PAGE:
Some of the primary concerns of young people today are care for the environment, relief for oppressed peoples, and the healing of other “systems” in their world that have been “damaged by evil” and are in need of restoration. Being concerned, they often jump into the task of attempting to heal those systems without the power of God or assistance of the Church community which could help to bring tangible and eternal results. James Choung, in his simple plan which he develops in True Story: A Christianity Worth Believing In, allows those seeking the healing of the world to find it through Jesus Christ and within the context of the “Big Story.”
It used to be that Christians could use a “one size fits all” witnessing tool and could expect results, but many in the world today, especially younger adults, do not see their greatest need as personal sin. Often, the greatest need that they can articulate are problems in the world which Christians see are as a result of the fall. Christians today who seek to evangelize this younger generation need an approach that addresses these needs. I am not suggesting that we should minimize the importance of acknowledging one’s personal sin and seeking forgiveness for it, but I believe the wise evangelist will seek any common ground that can be found then bring the Gospel around from there.
The Big Story
The author, while not overly criticizing past models of evangelism, does show where they are lacking and presents a more comprehensive model. He shares what he calls the “Big Story” of the Gospel message which he describes and illustrates in enough detail to be clear, but with enough simplicity to make it easy to share. Each step applies to three levels: systemic, relational and personal, allowing the reader or listener to find his/her position or need within each level and stage.
Designed for Good
The first step is Designed for Good (Though Choung states he usually begins with the second stage when sharing this model with non-Christians). In this stage, we see how God created the world and humankind to function properly without “damage or shock,” in all three levels. The world (systemic), their relationships with each other (relational) and their personal relationships with God (personal) are all described as being ideal (207).
Damaged by Evil
The second stage is Damaged by Evil. This stage displays how the selfishness of humankind has damaged the systems of the world, the interpersonal relationships with each other and their relationships with God (209-210). This is where many who are not yet Christians find themselves. They see the damaged world and are seeking to improve it. They see the damaged relationships in world areas where slavery or oppression is present and are active to make others aware and to urge governments to intervene. Sometimes, they even see the broken relationships around the world, around them, or even as part of their own life.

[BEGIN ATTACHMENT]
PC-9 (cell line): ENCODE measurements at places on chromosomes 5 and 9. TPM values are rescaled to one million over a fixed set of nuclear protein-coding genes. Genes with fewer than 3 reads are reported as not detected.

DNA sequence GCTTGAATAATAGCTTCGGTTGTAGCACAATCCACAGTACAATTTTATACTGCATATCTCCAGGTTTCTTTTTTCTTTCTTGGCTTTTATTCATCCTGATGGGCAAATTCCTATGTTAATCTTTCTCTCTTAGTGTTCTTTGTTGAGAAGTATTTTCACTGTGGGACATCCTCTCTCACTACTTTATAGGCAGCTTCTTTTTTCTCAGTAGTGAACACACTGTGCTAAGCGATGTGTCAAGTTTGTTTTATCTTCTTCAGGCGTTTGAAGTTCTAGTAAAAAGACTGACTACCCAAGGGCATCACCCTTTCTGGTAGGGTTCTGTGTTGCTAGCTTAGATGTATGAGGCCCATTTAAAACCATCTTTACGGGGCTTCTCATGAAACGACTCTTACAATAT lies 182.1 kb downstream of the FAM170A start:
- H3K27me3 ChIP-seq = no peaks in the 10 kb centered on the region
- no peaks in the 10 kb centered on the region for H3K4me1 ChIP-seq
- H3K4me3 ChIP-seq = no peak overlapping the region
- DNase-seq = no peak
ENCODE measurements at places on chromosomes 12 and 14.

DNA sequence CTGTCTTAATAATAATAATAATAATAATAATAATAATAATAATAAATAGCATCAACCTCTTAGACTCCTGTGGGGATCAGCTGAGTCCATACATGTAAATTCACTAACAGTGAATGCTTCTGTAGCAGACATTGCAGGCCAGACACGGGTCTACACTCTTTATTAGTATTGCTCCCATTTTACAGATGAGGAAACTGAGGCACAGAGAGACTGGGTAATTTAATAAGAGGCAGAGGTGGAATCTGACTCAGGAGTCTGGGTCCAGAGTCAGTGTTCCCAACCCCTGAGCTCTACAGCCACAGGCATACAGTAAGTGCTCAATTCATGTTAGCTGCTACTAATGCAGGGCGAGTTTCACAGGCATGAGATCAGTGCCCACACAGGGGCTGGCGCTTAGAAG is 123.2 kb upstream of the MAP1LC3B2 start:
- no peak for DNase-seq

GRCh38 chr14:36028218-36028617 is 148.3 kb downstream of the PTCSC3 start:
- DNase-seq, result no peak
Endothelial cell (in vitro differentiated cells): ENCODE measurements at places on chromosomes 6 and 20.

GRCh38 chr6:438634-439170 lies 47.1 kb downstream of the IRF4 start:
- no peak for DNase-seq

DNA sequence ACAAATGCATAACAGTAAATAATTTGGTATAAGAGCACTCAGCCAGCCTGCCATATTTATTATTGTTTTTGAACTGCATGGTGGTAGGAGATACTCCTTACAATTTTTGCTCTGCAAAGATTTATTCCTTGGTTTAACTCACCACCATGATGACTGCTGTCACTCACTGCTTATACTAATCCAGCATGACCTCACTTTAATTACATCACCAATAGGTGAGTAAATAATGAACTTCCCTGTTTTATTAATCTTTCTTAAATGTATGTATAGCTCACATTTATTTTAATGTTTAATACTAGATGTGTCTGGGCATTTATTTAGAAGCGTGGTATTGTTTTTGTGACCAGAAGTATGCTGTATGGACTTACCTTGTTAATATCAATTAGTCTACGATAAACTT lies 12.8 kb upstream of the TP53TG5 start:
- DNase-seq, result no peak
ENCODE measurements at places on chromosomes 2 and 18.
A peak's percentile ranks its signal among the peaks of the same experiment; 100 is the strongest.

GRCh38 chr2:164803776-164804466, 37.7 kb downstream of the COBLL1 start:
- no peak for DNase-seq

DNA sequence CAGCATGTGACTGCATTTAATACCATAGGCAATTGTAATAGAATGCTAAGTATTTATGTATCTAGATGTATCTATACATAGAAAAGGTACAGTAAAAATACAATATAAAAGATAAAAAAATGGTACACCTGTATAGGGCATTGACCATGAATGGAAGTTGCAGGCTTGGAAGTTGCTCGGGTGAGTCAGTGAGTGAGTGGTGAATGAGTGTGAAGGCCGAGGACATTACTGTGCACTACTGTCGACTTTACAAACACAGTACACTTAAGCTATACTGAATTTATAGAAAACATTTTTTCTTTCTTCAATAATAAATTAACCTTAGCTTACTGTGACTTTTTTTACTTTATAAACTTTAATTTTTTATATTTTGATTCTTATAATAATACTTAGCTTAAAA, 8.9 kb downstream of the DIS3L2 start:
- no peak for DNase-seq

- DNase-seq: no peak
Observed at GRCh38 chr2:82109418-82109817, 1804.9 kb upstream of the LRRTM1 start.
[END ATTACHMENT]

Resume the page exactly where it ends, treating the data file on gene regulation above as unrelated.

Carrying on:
Restored for Better
The third stage, Restored for Better, describes how God “moved into the neighborhood” on a mission to restore or heal what had been damaged by evil. His coming allows for a restored relationship with Himself and better relationships with each other, but the systems of the world (now including the many offenses against nature and humanity) are still at odds with God’s ideal and in need of healing and restoration (210-212). Choung brings out that as Jesus came into the world, He brought the Kingdom of God and offers those who would receive Him admittance into this Kingdom.
The driving force to this restoration through the Kingdom of God is that while total, ultimate and complete restoration is in the future, Christians (members of the Kingdom) should still be seeking as much of this restoration as can be accomplished in this fallen world. This is why Jesus came, asserts Choung, to bring personal restoration of humanity to God; to bring about reconciliation among humanity and to improve on the world systems that bring an abundance to life which Jesus promises.
Sent Together to Heal
The last stage is Sent Together to Heal and is the invitation to join in God’s mission with the community of believers to work toward the healing of the world and its systems as well as relationships between people groups that are at odds, and the relationship of others to God. This is evangelism but it is also social action. It involves the Community of Believers in the Missio Dei that God began and communicated throughout the Old Testament and Jesus continued and taught while on earth.
These four stages or worlds provide a visual for pre-Christians and Christians alike to find themselves and get on the right track in mission with God. I believe that it is an excellent tool both for evangelism and for persuading the Church to get more involved with the greater work of God, beyond seeking converts to blessing the nations.
Weaknesses of True Story